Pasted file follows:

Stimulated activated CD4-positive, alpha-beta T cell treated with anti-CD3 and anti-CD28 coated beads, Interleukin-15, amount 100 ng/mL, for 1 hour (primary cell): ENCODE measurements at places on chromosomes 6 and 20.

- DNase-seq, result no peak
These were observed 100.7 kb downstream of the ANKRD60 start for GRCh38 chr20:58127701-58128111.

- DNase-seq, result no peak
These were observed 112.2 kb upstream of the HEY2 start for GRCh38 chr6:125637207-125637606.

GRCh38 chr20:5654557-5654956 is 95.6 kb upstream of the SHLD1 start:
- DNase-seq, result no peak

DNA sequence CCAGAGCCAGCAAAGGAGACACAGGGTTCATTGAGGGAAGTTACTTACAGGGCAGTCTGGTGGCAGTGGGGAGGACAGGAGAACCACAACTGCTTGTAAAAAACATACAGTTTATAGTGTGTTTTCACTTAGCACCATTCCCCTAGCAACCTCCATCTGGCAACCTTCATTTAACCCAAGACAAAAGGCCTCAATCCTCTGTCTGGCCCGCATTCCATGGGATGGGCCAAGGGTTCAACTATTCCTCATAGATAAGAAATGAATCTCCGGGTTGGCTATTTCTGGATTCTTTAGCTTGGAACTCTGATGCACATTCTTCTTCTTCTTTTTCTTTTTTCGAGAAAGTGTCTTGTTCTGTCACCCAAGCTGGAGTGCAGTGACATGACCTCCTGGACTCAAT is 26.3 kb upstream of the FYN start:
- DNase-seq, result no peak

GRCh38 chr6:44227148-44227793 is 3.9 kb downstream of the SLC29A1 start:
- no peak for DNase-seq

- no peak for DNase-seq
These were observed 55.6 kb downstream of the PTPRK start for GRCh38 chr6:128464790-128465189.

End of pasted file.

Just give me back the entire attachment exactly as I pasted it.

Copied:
Stimulated activated CD4-positive, alpha-beta T cell treated with anti-CD3 and anti-CD28 coated beads, Interleukin-15, amount 100 ng/mL, for 1 hour (primary cell): ENCODE measurements at places on chromosomes 6 and 20.

- DNase-seq, result no peak
These were observed 100.7 kb downstream of the ANKRD60 start for GRCh38 chr20:58127701-58128111.

- DNase-seq, result no peak
These were observed 112.2 kb upstream of the HEY2 start for GRCh38 chr6:125637207-125637606.

GRCh38 chr20:5654557-5654956 is 95.6 kb upstream of the SHLD1 start:
- DNase-seq, result no peak

DNA sequence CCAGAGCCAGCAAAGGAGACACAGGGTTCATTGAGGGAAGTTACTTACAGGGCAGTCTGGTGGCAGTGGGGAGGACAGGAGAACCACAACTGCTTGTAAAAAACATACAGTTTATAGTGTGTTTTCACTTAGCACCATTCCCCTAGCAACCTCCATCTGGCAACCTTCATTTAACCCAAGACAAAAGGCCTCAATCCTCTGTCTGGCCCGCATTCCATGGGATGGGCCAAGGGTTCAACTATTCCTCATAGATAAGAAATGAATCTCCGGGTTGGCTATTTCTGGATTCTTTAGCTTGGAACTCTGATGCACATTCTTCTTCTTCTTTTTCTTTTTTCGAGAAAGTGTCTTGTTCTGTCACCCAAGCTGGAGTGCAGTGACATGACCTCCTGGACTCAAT is 26.3 kb upstream of the FYN start:
- DNase-seq, result no peak

GRCh38 chr6:44227148-44227793 is 3.9 kb downstream of the SLC29A1 start:
- no peak for DNase-seq

- no peak for DNase-seq
These were observed 55.6 kb downstream of the PTPRK start for GRCh38 chr6:128464790-128465189.